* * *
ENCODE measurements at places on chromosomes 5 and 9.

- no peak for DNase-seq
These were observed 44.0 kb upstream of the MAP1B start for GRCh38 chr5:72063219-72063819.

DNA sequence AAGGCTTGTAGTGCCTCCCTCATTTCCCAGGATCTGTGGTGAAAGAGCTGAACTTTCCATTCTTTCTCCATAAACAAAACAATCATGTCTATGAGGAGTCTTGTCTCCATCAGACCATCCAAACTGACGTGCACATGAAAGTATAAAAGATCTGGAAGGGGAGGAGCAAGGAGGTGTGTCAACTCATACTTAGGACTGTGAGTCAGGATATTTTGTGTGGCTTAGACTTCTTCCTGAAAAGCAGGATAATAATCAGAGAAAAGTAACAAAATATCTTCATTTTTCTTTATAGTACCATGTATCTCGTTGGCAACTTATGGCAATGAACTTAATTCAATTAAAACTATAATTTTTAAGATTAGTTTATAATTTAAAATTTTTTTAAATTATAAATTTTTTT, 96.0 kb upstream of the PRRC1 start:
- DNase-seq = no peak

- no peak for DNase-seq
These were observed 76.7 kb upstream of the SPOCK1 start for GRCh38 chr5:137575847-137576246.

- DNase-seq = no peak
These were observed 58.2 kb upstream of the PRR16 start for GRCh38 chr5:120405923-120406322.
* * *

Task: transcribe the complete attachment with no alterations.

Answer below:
ENCODE measurements at places on chromosomes 5 and 9.

- no peak for DNase-seq
These were observed 44.0 kb upstream of the MAP1B start for GRCh38 chr5:72063219-72063819.

DNA sequence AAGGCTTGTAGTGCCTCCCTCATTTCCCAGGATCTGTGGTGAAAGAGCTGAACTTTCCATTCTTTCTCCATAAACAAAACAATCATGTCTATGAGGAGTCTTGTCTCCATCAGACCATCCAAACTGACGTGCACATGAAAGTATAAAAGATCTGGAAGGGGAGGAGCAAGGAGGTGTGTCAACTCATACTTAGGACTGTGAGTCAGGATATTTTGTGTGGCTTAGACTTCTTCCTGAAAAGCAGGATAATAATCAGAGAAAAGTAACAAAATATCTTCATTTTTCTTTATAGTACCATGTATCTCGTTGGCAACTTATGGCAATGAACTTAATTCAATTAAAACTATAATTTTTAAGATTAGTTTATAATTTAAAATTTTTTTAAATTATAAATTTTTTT, 96.0 kb upstream of the PRRC1 start:
- DNase-seq = no peak

- no peak for DNase-seq
These were observed 76.7 kb upstream of the SPOCK1 start for GRCh38 chr5:137575847-137576246.

- DNase-seq = no peak
These were observed 58.2 kb upstream of the PRR16 start for GRCh38 chr5:120405923-120406322.